As our cities come back to life and employees transition back into offices there is a sense that action on the Sustainable Development Goals (SDGs) could be led through one of the most difficult levers: behaviour change.
Following our forced isolation and move to remote working for many, business was quick to respond in getting its people up and running outside of the office - and the results have been surprising.
In February the BCSD Australia Mobility Workgroup, in partnership with the University of Sydney's Institute of Transport and Logistic Studies, began work to take the mobility pulse of business. We predicted that greater work flexibility (including remote work) would offer significant well-being and economic saving opportunities with flow-on sustainability benefits. We did not foresee that in just a number of weeks we would be living through a global behaviour change experiment to test this theory.
Pre-COVID conversations with senior managers about an increase in remote work often focused on recognition of policies but limited uptake. The perceived issues positioned the policy as an option for a small percentage of staff who needed to convince their manager why they should be allowed to work remotely. Management saw issues with collaboration, decreased productivity and a lack of direct line of sight. However, our conversations post-lockdown have elicited a very different response with productivity and collaboration remaining high during remote work conditions and recognised improvements in employee well-being. The results reinforce what many are saying: greater proportions of employees working remotely is here to stay.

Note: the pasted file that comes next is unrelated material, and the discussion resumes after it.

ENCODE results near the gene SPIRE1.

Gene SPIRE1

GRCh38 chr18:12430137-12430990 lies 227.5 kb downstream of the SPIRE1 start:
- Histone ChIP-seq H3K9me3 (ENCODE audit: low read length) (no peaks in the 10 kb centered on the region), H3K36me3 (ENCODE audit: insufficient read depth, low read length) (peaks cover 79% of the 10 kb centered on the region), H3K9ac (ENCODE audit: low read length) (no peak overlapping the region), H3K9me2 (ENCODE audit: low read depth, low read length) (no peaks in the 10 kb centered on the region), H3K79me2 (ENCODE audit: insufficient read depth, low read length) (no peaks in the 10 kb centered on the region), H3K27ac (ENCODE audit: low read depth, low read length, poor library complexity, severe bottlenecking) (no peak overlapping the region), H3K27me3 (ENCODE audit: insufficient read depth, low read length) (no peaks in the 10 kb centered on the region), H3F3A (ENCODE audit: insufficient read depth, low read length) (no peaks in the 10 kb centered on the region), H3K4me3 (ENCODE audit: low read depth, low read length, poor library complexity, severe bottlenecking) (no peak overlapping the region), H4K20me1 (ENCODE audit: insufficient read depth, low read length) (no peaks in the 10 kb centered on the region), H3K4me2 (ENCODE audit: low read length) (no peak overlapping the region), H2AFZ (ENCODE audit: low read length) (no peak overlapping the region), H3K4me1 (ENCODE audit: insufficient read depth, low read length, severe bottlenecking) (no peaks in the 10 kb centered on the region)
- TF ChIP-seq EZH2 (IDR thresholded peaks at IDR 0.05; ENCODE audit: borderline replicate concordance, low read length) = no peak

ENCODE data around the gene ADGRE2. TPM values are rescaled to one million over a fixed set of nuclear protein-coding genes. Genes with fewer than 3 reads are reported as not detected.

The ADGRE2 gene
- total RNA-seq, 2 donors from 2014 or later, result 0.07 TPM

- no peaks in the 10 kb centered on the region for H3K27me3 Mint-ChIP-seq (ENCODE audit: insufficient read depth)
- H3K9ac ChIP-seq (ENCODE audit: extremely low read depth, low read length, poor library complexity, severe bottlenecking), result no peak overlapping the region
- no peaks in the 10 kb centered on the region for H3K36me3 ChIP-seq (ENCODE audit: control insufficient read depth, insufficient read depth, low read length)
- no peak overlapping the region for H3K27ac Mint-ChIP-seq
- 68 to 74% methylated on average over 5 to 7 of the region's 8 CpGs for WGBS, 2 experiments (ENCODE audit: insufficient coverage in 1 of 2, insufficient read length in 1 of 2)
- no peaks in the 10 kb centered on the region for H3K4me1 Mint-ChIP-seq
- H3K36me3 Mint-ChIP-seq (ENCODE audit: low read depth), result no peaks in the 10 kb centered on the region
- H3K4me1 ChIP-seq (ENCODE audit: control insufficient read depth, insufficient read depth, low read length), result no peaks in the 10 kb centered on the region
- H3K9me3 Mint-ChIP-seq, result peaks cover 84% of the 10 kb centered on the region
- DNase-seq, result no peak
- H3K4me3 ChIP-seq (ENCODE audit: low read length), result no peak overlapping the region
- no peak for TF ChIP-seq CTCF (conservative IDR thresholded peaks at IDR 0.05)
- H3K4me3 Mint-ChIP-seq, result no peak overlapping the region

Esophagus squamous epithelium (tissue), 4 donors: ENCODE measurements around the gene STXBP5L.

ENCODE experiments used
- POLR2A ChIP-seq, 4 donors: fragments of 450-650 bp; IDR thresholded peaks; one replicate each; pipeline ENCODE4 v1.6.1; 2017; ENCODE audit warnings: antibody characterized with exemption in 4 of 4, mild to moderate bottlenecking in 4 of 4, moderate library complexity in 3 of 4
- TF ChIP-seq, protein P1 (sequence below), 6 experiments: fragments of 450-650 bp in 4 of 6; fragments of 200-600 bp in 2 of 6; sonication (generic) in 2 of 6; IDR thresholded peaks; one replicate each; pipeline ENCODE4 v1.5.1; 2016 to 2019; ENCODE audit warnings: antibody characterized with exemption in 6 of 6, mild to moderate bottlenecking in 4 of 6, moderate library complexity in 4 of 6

The results of BCSD Australia’s mobility research has highlighted staff well-being in the near and long term as a key determinant in the workplace of the future. Members' experiences with a flexible work policy have identified underutilised opportunities for employee well-being and business operations. Top line results include:
Productivity can be maintained, and in some cases improved.
Teams don’t need to be physically together to connect and collaborate.
Empowering staff to manage their own workloads improves mental well-being.
Increased flexibility and reduction in commute times significantly improved staff happiness and engagement.
Deeper personal connections developed through sharing home/family experiences improved team productivity.
There are economic savings and resource efficiencies in a larger remote workforce.
Remote and decentralised work hubs can support inclusion, diversity and access to a wider pool of employees.
Technology is capable of supporting remote work for an entire organisation.
Additionally and importantly remote work has delivered significant sustainable mobility benefits: improved air quality, reduced traffic congestion, and increased active transport uptake.
Further survey results around sustainable mobility opportunities for employees, fleets and facilities will be shared soon.
To support a safe return work Transport for NSW has developed travel information for business to help you plan and to share with employees. If you have not undertaken a travel-to-work survey, now could an ideal time to understand how staff travel and where the opportunities are to support their sustainable transport choices.